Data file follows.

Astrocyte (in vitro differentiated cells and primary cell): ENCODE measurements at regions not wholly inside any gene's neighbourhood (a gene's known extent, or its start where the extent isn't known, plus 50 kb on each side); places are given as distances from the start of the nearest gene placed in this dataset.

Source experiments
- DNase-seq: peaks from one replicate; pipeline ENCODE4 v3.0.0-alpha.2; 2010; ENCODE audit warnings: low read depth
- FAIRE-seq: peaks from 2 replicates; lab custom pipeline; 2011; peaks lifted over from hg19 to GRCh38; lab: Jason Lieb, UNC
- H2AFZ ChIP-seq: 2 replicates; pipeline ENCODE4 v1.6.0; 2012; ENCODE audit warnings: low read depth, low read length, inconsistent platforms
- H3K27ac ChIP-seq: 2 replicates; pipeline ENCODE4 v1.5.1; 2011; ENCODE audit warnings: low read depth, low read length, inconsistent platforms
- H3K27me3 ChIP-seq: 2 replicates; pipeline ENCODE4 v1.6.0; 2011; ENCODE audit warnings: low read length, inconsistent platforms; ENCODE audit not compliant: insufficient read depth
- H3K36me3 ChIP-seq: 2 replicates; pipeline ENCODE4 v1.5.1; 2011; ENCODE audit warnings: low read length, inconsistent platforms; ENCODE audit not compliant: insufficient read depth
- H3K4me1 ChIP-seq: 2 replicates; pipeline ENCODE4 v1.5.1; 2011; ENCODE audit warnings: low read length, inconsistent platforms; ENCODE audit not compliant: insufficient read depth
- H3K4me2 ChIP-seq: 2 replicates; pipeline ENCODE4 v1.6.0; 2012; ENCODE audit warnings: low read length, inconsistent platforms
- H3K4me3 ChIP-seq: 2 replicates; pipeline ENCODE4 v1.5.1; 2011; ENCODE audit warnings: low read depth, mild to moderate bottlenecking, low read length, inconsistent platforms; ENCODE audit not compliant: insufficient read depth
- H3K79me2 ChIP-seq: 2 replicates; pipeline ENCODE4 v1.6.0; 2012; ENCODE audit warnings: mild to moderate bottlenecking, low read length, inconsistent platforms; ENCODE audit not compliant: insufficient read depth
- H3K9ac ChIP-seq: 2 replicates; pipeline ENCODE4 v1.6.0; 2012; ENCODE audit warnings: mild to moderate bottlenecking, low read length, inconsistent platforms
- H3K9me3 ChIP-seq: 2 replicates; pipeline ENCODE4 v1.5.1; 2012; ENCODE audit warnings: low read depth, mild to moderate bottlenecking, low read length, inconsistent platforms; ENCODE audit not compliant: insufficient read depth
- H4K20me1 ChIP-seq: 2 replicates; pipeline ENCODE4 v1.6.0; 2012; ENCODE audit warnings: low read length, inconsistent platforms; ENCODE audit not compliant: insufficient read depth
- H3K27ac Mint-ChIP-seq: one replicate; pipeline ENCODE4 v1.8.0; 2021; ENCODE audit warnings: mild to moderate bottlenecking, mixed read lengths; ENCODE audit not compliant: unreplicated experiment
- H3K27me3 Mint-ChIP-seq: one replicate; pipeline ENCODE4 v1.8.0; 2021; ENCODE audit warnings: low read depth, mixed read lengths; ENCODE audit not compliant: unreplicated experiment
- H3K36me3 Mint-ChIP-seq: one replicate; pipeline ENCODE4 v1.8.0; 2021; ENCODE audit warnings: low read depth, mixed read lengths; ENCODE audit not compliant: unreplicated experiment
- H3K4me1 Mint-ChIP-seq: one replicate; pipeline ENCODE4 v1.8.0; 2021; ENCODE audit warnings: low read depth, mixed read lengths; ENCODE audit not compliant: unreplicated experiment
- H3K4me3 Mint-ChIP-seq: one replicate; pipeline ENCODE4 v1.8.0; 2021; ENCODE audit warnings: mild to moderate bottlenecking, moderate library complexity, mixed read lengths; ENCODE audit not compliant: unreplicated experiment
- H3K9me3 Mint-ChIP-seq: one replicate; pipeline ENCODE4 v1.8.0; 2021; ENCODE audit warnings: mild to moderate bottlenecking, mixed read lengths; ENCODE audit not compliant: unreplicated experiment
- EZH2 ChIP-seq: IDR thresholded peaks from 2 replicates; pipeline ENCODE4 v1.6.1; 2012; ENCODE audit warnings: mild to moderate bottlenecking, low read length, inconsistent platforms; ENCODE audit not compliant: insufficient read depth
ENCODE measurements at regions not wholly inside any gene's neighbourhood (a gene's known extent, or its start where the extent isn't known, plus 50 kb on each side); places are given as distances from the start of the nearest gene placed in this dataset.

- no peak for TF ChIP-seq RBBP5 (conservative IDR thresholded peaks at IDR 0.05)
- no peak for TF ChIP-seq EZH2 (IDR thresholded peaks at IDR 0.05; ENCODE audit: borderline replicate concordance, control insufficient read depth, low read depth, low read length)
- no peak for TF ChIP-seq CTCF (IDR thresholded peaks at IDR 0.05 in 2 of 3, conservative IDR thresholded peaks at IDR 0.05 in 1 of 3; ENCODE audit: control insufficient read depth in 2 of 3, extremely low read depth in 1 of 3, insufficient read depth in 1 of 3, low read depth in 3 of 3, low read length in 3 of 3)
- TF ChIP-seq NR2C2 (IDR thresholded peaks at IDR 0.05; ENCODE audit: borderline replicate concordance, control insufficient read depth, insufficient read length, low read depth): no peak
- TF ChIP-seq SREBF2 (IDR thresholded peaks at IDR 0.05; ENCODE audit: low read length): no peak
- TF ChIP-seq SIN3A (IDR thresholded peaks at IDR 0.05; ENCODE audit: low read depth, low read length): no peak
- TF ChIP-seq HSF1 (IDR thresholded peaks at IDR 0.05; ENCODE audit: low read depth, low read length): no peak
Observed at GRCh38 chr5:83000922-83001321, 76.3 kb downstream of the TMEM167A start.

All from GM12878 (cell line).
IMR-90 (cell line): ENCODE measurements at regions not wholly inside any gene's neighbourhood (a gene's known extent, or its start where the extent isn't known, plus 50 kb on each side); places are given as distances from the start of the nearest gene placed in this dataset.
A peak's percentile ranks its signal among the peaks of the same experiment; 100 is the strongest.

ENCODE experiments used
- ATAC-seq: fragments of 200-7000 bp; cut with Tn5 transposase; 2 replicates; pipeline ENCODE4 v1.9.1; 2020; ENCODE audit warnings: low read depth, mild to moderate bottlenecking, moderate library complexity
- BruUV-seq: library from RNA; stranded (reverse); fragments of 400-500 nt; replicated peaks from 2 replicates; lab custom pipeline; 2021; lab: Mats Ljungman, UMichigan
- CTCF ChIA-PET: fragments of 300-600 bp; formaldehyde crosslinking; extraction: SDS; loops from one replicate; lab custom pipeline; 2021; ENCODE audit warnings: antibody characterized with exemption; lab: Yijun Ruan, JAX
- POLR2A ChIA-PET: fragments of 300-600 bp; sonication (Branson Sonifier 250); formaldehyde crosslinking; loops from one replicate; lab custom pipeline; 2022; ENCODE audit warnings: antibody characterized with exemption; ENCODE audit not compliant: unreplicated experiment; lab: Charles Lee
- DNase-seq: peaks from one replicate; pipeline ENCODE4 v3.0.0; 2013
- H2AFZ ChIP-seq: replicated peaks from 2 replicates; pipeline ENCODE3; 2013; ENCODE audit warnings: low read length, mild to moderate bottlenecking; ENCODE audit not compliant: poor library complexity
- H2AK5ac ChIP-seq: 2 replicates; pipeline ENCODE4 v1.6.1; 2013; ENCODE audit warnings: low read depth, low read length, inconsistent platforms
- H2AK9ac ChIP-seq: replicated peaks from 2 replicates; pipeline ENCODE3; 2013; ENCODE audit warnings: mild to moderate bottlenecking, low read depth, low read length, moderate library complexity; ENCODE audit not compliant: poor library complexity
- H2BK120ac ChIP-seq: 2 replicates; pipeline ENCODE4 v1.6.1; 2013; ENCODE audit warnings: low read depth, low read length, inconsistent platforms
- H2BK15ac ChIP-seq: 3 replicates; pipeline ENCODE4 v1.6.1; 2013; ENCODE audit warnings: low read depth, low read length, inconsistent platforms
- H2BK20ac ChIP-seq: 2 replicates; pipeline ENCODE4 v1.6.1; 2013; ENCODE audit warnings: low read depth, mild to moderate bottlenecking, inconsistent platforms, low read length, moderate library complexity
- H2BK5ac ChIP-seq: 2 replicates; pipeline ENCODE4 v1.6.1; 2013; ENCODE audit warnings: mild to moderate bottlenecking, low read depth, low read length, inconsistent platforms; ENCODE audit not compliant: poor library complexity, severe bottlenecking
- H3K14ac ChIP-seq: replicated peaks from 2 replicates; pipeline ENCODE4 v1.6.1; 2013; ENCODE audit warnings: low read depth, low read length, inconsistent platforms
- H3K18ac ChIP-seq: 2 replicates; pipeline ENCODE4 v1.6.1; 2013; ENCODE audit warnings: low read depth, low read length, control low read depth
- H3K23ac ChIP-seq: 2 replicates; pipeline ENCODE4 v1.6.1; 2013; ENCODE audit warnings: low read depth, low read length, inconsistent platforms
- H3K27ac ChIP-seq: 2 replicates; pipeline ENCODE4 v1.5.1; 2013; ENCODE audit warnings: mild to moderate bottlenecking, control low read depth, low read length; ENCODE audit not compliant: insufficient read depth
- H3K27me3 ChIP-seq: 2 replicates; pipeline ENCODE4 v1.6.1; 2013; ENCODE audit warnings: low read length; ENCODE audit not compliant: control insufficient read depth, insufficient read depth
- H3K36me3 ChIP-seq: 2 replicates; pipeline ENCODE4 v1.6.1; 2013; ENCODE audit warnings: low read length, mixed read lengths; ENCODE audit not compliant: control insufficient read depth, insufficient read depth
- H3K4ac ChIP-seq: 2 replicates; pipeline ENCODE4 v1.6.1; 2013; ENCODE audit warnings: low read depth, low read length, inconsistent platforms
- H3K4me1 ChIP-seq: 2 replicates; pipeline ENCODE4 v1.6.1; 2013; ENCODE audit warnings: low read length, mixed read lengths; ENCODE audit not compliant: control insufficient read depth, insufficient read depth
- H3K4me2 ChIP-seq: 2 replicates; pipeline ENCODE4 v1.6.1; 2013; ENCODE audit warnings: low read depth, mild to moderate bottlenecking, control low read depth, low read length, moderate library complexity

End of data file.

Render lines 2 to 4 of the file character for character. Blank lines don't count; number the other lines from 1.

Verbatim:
Source experiments
- DNase-seq: peaks from one replicate; pipeline ENCODE4 v3.0.0-alpha.2; 2010; ENCODE audit warnings: low read depth
- FAIRE-seq: peaks from 2 replicates; lab custom pipeline; 2011; peaks lifted over from hg19 to GRCh38; lab: Jason Lieb, UNC